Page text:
A buyer should be ultimately striving to maintain a dominant power leverage position over their supply base. It is never wise to allow a supplier to have more power or the dominance position. It is possible to maintain a buyer dominant power position and simultaneously build a collaborative alliance with a supplier. This is shown in the end of the case when VW builds the factory in Brazil. VW is still in the dominant power position and they are working side-by-side with suppliers in the factory building alliances and stronger relationships. By working together, on the same factory floor, VW is able to learn a great deal about how the suppliers do their work and give VW a chance to meet and know the actual employees of the supplier. The suppliers and their employees are able to meet the VW employees and work together to achieve a cost savings. Since other suppliers are also on the shop floor, the suppliers are able to see first-hand how VW treats other suppliers. With this much more open environment, collaborative alliances can form with VW still being in the dominant power position.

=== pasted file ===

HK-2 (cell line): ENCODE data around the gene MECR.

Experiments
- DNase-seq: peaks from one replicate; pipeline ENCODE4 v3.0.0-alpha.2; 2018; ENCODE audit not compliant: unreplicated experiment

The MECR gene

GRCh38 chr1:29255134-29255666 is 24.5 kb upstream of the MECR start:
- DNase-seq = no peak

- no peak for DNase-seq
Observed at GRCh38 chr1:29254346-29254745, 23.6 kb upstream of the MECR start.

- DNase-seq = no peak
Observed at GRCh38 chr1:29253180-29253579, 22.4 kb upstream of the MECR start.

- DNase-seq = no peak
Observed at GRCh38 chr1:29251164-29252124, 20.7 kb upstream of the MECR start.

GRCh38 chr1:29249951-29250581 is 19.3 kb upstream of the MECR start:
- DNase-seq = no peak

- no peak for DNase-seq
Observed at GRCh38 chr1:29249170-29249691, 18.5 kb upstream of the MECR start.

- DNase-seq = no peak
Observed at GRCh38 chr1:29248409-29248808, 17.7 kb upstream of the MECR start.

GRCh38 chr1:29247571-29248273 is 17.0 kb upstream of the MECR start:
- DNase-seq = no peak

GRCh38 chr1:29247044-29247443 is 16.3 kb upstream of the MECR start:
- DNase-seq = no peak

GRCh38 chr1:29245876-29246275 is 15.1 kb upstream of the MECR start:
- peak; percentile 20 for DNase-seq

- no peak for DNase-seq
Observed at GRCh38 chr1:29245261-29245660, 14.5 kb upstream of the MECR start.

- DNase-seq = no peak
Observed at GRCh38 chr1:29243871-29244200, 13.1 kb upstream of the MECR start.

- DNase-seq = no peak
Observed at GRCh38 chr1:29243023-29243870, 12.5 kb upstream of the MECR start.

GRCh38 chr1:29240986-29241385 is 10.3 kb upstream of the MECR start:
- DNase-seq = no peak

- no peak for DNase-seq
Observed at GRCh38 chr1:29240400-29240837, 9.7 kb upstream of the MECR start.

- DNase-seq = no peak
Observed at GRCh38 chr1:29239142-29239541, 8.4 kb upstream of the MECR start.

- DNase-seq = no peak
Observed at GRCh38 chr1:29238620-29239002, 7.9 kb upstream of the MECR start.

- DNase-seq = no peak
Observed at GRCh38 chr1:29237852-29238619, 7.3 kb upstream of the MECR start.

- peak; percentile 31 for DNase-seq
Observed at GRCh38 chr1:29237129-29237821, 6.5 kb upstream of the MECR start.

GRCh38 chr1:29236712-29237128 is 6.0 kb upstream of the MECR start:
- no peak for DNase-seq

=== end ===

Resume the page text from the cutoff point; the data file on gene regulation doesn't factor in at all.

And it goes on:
The Big Three failed where Toyota and Honda succeeded in terms of effective supplier relationship management because when copying they missed some of the underlying key issues. From the supplier's perspective, Toyota and Honda were better communicators, more trustworthy, and cared more about their profitability. Toyota and Honda also use the six step process of understanding how the suppliers work, sharing information, and work together to supervise and develop the suppliers while gaining joint improvements. Focusing on price reduction only does not help supplier/manufacturer relationships. Toyota does not believe in bullying its suppliers but instead acts like the supplier's parent. The biggest difference, I believe, is understanding how their suppliers work which leads to joint improvement activities. This shows the suppliers you understand how they do...
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